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in good company in the country
home, hygge, story

In Good Company

I admit. I’m tired.

A few nights ago, a friend asked me what I had done during the days just before seeing her, and I honestly paused in disbelief because I couldn’t quite remember.

With the over-worked and over-connected world in which we live in, it’s no wonder more and more of us are seeking pause and refuge. And refuge as derived from the French word meaning “to flee.”

I was speaking with a HR rep who said she, and her 50 person fund-of-funds firm (with oh, just billions in assets), had been practicing a Japanese act of purging excess (aren’t we all just a little ironic?)

She says the practice asks you to sit with something you own to determine whether or not you absolutely LOVE IT because if you don’t LOVE IT, it challenges you to purge it instead.

I thought how fascinating it is that every culture has a practice to convey the same thing: the desire for less and meaning.

For me, Danish hygge is just that. A practice that is linked to the idea that real wealth is not what we can accumulate over time but what we have to share with others, and only if we LOVE IT.

I had an opportunity a few weeks back to disregard my iCal and jump in a rental to simply be with friends. Some of them I hadn’t seen in years. Others, only via Facetime.

Was it an easy decision? No. I thought, but what will it cost? How will I get back for my appointments on Wednesday? Do I have the right shoes? (Really)

And then I paused and thought of each of those familiar faces I hadn’t seen. And how much I LOVE them.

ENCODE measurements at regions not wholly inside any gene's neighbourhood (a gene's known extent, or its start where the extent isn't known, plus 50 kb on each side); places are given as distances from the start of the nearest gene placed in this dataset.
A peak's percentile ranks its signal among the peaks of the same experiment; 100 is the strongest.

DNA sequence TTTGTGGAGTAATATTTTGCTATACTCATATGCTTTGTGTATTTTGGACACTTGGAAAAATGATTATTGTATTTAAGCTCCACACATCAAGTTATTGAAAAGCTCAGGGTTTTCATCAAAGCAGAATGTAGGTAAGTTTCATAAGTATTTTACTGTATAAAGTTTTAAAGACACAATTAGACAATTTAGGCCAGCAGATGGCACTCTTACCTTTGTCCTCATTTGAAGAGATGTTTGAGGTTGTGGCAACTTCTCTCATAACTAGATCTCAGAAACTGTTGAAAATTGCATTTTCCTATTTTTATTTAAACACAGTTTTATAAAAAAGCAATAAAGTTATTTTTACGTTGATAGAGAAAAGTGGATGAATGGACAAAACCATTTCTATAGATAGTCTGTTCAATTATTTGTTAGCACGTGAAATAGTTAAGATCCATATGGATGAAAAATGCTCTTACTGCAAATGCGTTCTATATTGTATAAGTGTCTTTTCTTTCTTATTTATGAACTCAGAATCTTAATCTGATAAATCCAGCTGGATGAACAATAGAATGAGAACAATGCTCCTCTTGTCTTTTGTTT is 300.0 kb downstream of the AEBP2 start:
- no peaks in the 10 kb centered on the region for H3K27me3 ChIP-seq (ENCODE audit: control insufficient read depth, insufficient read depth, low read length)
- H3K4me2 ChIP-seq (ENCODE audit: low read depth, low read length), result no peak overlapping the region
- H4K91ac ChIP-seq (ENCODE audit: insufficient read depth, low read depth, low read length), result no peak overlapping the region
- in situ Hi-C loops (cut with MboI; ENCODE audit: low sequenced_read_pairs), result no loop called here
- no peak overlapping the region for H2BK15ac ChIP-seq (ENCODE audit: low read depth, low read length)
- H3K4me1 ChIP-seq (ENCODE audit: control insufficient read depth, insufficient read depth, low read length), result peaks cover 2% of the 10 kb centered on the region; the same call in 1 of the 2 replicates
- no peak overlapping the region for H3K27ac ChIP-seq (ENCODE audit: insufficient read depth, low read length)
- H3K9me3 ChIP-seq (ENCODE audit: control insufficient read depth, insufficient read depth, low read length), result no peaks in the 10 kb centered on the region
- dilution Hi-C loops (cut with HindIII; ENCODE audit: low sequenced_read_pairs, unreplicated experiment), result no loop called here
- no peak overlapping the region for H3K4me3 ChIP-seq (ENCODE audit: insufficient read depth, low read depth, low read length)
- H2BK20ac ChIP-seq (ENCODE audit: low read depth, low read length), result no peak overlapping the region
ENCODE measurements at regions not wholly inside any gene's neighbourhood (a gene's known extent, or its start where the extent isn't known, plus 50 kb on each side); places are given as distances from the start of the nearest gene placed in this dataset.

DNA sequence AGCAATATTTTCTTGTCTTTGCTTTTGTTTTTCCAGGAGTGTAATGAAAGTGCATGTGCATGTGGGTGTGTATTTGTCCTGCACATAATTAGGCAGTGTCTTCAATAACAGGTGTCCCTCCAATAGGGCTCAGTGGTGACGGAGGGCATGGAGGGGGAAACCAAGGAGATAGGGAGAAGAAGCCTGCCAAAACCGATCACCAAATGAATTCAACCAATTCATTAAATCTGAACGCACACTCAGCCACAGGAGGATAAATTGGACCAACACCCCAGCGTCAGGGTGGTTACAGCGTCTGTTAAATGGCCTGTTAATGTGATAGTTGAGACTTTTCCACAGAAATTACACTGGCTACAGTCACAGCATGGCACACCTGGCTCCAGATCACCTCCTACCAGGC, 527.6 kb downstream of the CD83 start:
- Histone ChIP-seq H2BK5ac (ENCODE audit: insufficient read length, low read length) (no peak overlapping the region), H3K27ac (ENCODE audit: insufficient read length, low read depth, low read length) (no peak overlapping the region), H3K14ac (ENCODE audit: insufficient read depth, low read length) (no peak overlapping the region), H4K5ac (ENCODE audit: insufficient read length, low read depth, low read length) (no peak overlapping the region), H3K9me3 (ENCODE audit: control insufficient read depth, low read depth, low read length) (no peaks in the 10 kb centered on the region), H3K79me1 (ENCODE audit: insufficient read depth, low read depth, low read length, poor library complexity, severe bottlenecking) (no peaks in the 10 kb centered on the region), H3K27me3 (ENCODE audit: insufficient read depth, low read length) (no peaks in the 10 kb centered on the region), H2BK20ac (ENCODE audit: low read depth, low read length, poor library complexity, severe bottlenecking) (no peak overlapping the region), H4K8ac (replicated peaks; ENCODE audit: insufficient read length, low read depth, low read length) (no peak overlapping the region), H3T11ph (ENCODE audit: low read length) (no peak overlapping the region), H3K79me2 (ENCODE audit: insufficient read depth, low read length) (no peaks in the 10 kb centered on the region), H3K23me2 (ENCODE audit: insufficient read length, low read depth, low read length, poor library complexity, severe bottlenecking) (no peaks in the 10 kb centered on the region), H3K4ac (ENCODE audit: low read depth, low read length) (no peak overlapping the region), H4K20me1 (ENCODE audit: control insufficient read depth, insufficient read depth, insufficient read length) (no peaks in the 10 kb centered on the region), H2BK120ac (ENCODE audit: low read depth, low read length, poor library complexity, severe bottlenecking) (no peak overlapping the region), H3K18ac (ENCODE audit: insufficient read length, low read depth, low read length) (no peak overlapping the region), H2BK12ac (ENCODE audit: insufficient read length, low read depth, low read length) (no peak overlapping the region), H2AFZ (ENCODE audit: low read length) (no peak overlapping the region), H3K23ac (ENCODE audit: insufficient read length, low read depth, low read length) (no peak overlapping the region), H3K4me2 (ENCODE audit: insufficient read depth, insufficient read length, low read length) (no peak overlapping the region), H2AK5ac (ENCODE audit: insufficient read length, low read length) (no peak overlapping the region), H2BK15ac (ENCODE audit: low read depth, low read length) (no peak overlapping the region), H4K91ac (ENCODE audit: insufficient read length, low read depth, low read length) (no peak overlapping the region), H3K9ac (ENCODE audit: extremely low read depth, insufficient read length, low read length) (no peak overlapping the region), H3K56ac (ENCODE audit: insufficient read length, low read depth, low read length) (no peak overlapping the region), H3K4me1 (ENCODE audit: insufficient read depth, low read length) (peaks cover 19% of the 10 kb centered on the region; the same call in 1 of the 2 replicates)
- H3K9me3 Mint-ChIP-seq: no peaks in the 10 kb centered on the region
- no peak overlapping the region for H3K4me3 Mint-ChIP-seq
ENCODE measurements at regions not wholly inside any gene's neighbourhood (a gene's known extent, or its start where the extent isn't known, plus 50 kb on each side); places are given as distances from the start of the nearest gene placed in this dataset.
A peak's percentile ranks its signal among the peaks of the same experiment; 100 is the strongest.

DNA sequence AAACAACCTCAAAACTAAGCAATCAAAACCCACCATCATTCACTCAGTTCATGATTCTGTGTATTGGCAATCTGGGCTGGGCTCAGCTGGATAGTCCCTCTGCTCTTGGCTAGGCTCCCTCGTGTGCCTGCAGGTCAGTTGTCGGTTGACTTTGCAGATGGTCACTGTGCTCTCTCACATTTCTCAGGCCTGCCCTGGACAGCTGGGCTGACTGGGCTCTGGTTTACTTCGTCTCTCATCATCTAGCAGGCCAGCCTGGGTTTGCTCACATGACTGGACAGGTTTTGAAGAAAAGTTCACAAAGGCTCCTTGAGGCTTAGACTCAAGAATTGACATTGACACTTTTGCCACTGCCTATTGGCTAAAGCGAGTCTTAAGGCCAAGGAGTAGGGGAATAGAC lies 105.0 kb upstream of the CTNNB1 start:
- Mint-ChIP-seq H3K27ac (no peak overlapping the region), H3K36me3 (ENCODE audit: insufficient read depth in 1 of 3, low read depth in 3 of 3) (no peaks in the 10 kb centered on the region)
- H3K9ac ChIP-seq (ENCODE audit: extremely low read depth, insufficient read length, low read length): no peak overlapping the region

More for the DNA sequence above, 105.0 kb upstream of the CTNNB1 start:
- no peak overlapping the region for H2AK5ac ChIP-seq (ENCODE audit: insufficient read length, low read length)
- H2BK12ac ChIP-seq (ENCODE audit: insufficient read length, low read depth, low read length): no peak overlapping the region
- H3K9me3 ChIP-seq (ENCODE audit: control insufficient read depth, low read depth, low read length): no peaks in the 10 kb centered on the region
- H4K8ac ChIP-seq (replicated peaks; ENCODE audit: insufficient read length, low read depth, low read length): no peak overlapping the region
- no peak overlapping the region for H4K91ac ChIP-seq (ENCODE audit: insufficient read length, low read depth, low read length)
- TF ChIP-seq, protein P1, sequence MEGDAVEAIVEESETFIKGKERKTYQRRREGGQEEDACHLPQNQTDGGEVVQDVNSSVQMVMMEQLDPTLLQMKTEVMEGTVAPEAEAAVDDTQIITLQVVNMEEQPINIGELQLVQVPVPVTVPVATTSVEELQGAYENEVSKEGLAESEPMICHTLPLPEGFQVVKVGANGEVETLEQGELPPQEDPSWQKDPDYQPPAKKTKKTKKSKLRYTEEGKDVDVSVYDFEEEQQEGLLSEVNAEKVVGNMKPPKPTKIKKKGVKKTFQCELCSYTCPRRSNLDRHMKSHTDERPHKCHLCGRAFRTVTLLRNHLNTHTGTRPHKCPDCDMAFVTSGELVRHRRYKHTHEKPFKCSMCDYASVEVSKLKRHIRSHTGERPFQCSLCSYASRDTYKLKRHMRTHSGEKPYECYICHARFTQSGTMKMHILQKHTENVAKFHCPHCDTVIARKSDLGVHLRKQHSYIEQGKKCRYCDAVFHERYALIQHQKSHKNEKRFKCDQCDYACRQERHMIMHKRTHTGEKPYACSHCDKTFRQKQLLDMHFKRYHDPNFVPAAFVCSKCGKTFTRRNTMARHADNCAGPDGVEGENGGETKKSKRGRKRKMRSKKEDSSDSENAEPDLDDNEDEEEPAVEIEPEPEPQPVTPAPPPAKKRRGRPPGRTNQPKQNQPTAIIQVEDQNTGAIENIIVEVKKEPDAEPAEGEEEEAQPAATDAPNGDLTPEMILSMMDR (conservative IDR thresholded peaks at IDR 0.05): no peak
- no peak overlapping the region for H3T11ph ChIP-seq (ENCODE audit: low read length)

Life goes by so fast that, if we’re not careful and sensitive to it, we miss it.

I will never forget that one weekend spent learning about farm and field and moving cattle in the afternoons. Feeling the mug in the air from an early summer coming.

Early evenings cooking food together and honoring their sources. Laughing and playing until our eyes were closing and sleeping in until you could smell the coffee brewing.

The taste of fresh cow’s milk. The smell of crimson strawberries. The scare of ticks on our skin.

That weeping willow.

The sweetness of old memories.

The looking forward’s

 

turquoise seas of amalfi coast seas for lifestyle blog fred darling
home, story, travel

Turquoise Seas

I remember leaning my head out in the wind, while driving along the high cliffs, day dreaming over turquoise seas of Amalfi.

I wondered about living off a lighthouse nearby and writing about the people from up high.
What I imagined their lives to be like, their hopes, their loves.

It’s probably why I fell for pretending to be a thousand personalities but longed for a place to belong to all at the same time. My parents believe the best gifts you give are trips to see the world and that’s what we did. I say they instilled in us a wonder for people and lust for places near and far.

How fitting that I would end up in a city like New York. Where one can pry, and disappear, all at the same time.

 

 

Image by Mike Perkins 

red hot american days painting nude art pleasantville hollywood american film fred darling
home, story

Red Hot American Days

Holly Golightly: I’m like cat here, a no-name slob. We belong to nobody, and nobody belongs to us. We don’t even belong to each other.

I was born to bright swirls of yellows and greens in the sky, blue bright waves crashing by, Brasil.

My mother remarried and we moved to the States for a safer place to live. When we did, I wanted to be everything American too, like our new grandmother Patsy. A beloved nurse, a wife to a war hero, she was just like the movies.

My sister and I didn’t speak much English then, and we’d sit quietly on the bed watching Patsy put on her drop earrings last. When they came, we were ready.

I’ll never forget our summers spent with her in Texas at the lake. Red hot American days spent eating ice cream and renting VHS tapes from Patsy’s favorite place, the local library.

I remember rushing home to watch Hepburn, Taylor, Vivien Leigh say things and feel things we couldn’t possibly understand.

The only thing that quenched our thirst more then, were Patsy’s famous ice cold, pink lemonades.

The title of this blog is a tribute to her, to American film and the stories of our lives.

 

 

Image from Pleasantville